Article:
Top Five Grammar and Punctuation Mistakes I See in Submissions

Grammar is something writers mess up. There's no shame in it. Even the most experienced writers can throw in a mistake or two when the story takes over and their typing fingers can't keep up with their thoughts. So here are the top five mistakes I see in submissions. Spot any that you make?

Your v.s. You're

I love your story. In this case, your is the possessive. The story belongs to you.

You're telling a story. In this case, you're is the contraction of you are

See the difference? Try reading your sentence out loud. If you can read the sentence substituting you are, then you need to use the contraction form. If it makes no sense when you substitute you are, then try the possessive form.

Then v.s. Than

Than is a conjunction used to make comparisons. I like chocolate chip cookies better than brownies.

Then is mainly used as an adverb to create a time reference for an action. I baked the cookies, and then we ate them.

Then can also act as an adjective if placed in front of a noun e.g. “she received the gift from her then boyfriend.”

Punctuating Dialogue

Cormac McCarthy (The Road, No Country for Old Men) is known for NOT using dialogue tags or quotation marks. It's a stylistic choice and it works for him. But most authors do use quotation marks. I often see incorrect usage in submissions.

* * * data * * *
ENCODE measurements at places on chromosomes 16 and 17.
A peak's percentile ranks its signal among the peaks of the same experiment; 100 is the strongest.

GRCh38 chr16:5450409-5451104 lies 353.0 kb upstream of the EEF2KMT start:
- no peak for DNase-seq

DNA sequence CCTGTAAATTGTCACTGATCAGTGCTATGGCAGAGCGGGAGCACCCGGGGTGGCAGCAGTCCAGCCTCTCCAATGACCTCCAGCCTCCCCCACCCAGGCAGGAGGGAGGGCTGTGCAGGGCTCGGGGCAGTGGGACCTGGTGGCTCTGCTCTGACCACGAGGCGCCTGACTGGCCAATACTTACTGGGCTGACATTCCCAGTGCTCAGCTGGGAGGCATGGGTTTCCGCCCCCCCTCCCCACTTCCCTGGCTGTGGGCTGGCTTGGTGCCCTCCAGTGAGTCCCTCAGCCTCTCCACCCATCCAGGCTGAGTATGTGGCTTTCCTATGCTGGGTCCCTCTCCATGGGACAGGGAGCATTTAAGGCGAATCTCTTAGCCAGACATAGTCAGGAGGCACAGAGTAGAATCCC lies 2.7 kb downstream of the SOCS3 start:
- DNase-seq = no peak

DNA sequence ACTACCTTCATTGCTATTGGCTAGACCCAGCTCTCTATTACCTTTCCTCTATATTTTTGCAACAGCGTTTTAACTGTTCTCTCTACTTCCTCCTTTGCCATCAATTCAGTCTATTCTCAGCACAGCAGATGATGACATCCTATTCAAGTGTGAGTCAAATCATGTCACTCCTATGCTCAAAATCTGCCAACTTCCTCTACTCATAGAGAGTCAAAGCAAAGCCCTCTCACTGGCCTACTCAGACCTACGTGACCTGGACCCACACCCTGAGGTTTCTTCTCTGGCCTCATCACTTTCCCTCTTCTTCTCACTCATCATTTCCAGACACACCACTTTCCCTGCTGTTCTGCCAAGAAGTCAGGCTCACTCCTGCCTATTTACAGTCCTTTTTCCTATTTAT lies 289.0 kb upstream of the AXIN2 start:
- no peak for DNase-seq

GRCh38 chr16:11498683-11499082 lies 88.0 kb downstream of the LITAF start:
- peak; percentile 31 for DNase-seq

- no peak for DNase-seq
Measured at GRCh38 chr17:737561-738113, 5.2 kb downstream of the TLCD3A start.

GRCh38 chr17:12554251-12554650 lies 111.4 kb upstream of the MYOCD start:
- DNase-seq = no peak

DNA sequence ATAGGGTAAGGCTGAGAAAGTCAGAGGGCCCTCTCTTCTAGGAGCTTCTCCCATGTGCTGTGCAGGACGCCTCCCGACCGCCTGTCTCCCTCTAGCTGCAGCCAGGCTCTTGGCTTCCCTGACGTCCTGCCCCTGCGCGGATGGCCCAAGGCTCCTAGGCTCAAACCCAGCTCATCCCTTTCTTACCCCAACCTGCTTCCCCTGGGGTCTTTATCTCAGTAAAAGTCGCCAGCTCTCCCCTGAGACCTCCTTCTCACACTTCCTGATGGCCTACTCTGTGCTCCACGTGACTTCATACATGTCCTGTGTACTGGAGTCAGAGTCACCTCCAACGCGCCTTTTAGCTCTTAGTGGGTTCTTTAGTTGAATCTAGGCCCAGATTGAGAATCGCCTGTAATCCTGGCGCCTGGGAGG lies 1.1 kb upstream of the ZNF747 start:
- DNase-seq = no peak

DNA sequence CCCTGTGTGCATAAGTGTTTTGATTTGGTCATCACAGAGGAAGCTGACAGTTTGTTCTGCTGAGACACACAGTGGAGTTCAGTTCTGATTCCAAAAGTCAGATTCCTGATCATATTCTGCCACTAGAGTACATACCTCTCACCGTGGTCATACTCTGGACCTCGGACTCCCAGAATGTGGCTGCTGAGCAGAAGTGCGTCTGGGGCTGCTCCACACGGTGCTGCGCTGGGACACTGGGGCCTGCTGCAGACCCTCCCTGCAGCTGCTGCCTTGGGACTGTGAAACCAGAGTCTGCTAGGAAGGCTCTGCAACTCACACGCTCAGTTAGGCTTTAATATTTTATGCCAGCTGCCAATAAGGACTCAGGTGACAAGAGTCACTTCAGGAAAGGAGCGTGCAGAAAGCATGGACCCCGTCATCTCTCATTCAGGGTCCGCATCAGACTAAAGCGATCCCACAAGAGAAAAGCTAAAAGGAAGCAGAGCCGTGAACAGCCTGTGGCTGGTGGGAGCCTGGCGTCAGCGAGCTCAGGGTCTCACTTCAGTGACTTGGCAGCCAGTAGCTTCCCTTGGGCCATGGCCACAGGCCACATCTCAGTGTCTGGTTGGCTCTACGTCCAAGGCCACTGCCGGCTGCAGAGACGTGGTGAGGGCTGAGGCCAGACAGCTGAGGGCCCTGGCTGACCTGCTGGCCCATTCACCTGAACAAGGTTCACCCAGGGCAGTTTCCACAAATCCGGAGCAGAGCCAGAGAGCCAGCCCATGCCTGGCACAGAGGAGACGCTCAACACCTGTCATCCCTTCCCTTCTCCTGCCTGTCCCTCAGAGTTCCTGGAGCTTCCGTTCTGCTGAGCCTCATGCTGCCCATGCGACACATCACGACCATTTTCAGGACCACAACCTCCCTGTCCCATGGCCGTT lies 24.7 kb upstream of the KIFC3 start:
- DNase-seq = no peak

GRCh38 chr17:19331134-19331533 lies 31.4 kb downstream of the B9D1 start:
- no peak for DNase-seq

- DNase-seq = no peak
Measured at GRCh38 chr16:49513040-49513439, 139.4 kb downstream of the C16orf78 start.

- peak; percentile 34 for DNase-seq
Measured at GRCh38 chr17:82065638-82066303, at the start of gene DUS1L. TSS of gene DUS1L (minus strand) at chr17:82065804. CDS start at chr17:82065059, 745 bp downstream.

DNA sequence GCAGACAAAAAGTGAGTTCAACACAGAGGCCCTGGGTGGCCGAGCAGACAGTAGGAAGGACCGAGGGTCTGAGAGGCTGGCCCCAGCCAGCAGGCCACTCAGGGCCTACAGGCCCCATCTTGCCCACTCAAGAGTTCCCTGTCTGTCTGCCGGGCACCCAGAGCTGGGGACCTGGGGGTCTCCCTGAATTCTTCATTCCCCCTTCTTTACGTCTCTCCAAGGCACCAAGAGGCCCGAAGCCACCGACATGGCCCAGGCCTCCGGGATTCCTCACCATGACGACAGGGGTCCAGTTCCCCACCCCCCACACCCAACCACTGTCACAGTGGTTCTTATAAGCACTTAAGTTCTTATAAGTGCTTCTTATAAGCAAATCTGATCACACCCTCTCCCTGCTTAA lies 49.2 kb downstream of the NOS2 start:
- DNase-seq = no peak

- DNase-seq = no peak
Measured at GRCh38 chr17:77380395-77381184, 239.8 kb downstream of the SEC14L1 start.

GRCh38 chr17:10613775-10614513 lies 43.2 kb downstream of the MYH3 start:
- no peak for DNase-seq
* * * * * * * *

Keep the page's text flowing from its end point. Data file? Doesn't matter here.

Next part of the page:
Incorrect: "I'm going to the store." He said.

Incorrect: "I'm going to the store", he said.

Correct: "I'm going to the store," he said.

Incorrect: "I'm sorry you're feeling sad," she put her hand on my shoulder.

Correct: "I'm sorry you're feeling sad." She put her hand on my shoulder.

A few things to remember:

Keep punctuation inside the quotation marks.

Start a new paragraph for each new speaker to help the reader differentiate (this is not a hard and fast rule and can be broken in some circumstances). 

If you have more than one consecutive paragraph of dialogue from the same speaker, open the quotation for the first paragraph, do NOT close the quotation at the end of the paragraph, open quotation for the second paragraph, then close the quotation, like this:

   "So I was telling you that story about the kid in my class, the one who played rugby...remember? He's a beast, totally brutal. An animal. Works out every day. Maybe twice a day. He's huge. I think he benches like...350?

    "Well, anyway, last week I saw him at the food bank. Working there, yeah? He was sorting tins and boxes and stuff, putting everything on shelves. Never expected someone like him to volunteer." 

Its v.s. It's

The dog wagged its tail. In this case, its is the possessive. The tail belongs to it (the dog).  

It's a long way to the store. In this case, it's is a contraction of it is

Again, you can try the trick of reading your sentence out loud and seeing if the sentence still makes sense when you substitute it is.

They're, There, Their

They're is a contraction for they are.

There refers to a place.

Their is the possessive (refers to something that belongs to a group).

They're (they are) going over there (a place) to retrieve their backpacks (the backpacks belong to the group).


Places to find more info:

Check out this great post on Passive Voice by Grammar Girl.

The Chicago Manual of Style is a commonly used style guide that can help answer your grammar and punctuation questions. The Associated Press Stylebook is another great option, as is Strunk and White's The Elements of Style.

What about you? Do you have any grammar/punctuation mistakes that haunt you?